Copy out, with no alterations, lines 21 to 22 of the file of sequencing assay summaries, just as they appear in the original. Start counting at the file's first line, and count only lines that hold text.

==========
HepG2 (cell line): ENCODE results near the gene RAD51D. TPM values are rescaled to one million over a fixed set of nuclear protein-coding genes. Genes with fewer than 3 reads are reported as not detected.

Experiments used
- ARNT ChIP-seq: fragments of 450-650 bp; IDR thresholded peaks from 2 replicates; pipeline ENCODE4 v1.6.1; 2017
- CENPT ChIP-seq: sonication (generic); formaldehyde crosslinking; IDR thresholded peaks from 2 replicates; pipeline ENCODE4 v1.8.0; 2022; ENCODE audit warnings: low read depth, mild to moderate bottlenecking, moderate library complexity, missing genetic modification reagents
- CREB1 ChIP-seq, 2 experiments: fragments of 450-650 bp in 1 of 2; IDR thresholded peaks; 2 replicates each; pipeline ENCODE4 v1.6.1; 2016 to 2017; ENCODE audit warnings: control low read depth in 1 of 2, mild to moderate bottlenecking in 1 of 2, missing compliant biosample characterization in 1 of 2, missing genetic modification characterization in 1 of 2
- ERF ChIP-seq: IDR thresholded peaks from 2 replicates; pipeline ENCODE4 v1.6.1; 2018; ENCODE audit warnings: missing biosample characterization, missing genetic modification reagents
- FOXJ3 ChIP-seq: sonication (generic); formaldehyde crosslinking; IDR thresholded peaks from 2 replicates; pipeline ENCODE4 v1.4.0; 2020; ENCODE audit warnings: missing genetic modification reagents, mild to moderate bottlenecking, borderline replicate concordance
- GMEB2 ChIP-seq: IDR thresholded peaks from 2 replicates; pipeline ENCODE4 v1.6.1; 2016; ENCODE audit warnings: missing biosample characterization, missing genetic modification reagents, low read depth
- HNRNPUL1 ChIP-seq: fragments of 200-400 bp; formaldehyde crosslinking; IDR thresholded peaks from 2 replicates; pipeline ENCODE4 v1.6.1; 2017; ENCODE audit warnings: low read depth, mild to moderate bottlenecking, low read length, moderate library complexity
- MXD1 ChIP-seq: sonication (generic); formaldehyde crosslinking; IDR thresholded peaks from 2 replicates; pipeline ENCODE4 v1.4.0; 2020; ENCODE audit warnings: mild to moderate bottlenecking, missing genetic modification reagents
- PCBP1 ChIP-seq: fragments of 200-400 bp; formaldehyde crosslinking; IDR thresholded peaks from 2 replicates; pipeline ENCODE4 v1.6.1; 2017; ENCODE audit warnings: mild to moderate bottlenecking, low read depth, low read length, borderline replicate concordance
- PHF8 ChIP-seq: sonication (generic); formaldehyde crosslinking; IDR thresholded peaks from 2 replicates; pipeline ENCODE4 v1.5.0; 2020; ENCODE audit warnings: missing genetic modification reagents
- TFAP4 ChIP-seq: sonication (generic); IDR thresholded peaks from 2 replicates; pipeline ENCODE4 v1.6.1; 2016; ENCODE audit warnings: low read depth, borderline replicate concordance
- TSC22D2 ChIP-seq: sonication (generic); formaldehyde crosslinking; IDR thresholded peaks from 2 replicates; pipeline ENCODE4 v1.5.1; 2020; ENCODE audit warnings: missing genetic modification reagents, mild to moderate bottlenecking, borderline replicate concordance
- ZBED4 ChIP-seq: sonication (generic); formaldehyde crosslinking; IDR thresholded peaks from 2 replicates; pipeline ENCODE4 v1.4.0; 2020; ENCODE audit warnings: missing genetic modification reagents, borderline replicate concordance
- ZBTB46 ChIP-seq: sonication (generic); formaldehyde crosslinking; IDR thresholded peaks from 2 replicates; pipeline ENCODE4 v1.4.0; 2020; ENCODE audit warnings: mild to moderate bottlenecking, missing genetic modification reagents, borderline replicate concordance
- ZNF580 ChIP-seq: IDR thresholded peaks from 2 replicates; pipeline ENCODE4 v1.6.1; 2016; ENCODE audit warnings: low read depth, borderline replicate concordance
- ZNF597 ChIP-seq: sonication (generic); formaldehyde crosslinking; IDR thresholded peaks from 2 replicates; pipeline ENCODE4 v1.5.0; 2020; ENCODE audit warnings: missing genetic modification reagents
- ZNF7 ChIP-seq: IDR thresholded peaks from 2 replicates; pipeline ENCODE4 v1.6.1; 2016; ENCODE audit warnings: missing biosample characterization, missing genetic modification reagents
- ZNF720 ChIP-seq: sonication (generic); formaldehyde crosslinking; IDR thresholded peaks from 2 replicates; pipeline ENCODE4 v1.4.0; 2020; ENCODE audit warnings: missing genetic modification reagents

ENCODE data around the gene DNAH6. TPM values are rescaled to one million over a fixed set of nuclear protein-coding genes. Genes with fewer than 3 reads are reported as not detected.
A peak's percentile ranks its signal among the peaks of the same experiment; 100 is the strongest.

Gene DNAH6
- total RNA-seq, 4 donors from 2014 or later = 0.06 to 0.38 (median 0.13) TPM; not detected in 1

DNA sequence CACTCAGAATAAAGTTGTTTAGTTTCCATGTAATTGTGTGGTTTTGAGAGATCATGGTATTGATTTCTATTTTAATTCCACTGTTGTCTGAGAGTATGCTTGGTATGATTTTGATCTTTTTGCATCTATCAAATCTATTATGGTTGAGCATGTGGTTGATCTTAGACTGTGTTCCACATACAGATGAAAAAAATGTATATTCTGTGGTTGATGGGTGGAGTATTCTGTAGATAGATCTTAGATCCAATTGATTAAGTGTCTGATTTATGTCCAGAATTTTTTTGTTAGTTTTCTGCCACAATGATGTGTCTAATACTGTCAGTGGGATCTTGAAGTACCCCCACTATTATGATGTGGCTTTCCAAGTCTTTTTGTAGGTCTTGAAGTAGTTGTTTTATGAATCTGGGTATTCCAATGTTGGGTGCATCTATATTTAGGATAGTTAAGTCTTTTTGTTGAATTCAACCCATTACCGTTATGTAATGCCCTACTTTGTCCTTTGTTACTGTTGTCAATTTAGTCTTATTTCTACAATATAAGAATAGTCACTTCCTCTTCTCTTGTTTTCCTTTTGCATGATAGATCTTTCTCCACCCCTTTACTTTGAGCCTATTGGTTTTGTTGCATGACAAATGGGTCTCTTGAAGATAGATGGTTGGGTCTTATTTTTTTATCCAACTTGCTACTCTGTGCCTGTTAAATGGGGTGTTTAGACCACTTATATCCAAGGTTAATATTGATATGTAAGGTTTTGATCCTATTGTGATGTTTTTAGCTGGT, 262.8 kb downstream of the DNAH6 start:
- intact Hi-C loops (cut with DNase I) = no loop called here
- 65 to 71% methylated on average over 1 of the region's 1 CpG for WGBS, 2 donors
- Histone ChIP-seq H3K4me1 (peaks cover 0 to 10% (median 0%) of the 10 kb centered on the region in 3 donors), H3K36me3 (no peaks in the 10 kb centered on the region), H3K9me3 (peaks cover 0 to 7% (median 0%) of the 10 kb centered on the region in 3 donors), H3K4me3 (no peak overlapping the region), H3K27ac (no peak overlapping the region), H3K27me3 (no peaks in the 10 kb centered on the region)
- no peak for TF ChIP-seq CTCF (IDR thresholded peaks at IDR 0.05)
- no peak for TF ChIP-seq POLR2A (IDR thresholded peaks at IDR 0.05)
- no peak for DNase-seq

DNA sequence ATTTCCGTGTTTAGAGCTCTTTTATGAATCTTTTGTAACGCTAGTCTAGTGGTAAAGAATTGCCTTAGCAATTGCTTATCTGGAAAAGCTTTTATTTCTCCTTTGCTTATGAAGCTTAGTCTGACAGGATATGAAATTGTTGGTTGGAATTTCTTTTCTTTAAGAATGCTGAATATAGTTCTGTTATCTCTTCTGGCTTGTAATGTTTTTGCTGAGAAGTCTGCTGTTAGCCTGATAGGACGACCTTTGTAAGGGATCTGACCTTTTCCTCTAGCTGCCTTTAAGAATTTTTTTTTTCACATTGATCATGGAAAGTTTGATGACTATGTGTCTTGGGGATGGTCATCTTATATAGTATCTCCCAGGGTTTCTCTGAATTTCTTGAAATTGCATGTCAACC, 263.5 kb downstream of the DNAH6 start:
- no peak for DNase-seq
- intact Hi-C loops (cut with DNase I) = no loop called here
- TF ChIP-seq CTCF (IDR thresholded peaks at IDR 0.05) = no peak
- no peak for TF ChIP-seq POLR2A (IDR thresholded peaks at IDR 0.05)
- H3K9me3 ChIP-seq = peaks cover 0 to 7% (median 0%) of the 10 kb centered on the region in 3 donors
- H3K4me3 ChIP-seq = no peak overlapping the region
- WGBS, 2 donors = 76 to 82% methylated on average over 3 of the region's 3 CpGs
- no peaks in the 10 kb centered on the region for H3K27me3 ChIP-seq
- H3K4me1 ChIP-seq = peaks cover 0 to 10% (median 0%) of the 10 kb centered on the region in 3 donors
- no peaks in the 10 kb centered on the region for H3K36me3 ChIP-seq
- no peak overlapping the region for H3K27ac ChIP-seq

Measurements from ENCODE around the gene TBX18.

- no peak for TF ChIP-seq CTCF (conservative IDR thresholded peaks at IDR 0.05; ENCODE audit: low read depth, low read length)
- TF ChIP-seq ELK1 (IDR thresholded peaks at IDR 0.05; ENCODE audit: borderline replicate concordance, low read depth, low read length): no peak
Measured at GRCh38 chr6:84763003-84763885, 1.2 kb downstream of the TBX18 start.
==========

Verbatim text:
ENCODE data around the gene DNAH6. TPM values are rescaled to one million over a fixed set of nuclear protein-coding genes. Genes with fewer than 3 reads are reported as not detected.
A peak's percentile ranks its signal among the peaks of the same experiment; 100 is the strongest.